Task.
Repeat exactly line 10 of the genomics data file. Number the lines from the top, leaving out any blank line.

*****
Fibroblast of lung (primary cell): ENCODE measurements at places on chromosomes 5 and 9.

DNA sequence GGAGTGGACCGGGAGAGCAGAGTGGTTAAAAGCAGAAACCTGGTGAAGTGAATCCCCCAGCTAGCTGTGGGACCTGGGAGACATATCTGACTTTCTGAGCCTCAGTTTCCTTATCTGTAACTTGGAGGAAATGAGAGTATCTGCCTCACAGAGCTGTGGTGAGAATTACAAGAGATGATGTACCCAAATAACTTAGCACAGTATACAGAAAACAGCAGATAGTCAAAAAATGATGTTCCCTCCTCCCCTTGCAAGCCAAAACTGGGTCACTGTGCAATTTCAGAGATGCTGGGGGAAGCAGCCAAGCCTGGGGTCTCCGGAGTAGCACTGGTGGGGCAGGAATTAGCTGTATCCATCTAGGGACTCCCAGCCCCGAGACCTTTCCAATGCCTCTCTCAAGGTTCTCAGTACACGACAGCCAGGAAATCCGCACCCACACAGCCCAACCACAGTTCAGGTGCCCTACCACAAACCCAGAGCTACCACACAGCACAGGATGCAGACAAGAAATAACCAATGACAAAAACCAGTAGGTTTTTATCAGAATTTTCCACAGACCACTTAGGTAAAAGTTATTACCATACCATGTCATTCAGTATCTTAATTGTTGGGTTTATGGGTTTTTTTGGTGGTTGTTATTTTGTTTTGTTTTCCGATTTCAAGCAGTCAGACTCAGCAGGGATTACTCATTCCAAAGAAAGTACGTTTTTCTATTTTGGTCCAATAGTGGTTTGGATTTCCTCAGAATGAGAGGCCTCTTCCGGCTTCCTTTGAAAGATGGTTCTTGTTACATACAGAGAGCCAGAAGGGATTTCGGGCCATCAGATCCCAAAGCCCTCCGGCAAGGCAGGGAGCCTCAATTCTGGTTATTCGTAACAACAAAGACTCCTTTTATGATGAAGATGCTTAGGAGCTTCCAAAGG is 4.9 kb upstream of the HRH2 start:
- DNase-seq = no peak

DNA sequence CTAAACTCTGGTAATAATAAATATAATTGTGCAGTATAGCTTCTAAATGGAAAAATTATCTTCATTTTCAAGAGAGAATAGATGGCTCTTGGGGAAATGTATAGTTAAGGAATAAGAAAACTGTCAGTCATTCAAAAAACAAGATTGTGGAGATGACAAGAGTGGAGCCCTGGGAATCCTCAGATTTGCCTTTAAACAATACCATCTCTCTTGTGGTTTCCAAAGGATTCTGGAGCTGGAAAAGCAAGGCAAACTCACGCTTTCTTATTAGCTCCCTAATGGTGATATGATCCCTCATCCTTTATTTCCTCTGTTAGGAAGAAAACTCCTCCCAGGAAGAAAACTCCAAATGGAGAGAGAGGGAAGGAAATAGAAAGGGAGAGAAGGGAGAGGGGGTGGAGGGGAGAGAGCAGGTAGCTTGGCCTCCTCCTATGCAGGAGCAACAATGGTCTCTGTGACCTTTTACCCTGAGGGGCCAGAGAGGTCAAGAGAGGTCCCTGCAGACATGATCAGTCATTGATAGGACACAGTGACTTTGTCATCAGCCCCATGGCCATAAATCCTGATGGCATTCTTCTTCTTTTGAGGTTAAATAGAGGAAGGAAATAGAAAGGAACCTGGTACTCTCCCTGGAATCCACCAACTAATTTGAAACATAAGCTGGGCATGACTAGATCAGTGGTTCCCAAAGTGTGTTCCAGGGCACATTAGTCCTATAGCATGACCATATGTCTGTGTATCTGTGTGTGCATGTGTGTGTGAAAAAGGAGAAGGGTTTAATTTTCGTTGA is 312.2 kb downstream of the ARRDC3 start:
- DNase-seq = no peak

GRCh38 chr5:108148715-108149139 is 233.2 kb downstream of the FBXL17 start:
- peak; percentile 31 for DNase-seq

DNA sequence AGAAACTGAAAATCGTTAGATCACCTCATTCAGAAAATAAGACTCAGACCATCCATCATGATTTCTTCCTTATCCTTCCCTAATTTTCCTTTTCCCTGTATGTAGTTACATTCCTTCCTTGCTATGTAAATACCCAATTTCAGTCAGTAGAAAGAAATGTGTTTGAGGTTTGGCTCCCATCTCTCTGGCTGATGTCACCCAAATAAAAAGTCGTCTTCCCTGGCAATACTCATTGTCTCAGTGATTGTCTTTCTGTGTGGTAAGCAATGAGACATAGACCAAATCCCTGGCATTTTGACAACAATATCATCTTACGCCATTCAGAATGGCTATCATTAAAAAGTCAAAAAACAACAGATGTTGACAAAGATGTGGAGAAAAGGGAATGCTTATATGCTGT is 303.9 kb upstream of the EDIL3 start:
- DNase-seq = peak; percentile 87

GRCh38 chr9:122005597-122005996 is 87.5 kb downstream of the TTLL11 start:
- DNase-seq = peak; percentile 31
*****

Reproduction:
GRCh38 chr9:122005597-122005996 is 87.5 kb downstream of the TTLL11 start: